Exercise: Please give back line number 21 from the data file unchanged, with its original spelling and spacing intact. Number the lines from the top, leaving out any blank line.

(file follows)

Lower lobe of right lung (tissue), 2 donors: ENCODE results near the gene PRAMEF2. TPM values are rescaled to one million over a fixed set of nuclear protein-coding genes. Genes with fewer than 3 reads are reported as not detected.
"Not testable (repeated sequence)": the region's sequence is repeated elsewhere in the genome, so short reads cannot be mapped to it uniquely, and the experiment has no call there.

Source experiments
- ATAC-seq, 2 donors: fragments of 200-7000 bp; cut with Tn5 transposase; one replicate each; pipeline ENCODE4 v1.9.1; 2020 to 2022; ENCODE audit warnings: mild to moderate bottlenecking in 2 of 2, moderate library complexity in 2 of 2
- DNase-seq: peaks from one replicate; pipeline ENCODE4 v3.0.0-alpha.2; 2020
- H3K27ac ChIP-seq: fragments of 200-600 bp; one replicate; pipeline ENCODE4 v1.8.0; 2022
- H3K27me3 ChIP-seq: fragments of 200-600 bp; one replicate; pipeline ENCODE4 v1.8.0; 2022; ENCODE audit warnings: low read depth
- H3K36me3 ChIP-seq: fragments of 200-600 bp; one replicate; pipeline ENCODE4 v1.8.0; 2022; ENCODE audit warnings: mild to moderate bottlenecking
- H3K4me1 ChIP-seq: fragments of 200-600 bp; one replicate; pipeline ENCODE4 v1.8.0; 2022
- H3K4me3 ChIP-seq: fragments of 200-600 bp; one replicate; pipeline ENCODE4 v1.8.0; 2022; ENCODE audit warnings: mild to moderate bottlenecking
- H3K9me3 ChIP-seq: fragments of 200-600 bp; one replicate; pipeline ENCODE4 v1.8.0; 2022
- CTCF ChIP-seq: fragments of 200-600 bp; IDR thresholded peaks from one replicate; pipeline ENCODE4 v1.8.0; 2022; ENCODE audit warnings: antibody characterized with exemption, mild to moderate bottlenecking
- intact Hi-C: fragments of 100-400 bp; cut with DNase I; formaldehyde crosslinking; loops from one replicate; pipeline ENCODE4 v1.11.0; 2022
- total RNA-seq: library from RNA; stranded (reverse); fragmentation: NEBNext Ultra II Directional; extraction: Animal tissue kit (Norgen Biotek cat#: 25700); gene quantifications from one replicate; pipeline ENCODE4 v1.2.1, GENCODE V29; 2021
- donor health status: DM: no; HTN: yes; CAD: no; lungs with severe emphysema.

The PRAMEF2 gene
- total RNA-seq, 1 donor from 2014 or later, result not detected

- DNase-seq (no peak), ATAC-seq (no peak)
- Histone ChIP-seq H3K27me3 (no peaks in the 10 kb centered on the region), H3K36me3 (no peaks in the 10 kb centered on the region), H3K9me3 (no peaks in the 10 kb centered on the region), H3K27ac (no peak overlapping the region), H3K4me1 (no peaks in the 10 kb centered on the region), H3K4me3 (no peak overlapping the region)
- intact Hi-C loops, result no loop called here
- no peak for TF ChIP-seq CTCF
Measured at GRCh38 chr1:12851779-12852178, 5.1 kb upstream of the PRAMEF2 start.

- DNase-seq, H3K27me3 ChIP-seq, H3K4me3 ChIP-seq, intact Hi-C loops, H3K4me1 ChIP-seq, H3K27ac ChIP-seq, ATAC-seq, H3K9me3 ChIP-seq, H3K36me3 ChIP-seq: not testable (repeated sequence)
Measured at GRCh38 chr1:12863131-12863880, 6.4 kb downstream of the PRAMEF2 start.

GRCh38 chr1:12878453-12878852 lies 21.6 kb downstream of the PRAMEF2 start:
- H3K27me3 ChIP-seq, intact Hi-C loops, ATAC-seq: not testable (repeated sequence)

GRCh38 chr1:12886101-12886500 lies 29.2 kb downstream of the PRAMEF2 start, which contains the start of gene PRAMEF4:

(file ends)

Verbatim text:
- no peak for TF ChIP-seq CTCF